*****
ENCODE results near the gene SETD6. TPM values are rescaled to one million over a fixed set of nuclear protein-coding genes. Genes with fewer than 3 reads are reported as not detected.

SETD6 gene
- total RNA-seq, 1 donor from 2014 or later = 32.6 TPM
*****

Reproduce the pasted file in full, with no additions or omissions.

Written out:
ENCODE results near the gene SETD6. TPM values are rescaled to one million over a fixed set of nuclear protein-coding genes. Genes with fewer than 3 reads are reported as not detected.

SETD6 gene
- total RNA-seq, 1 donor from 2014 or later = 32.6 TPM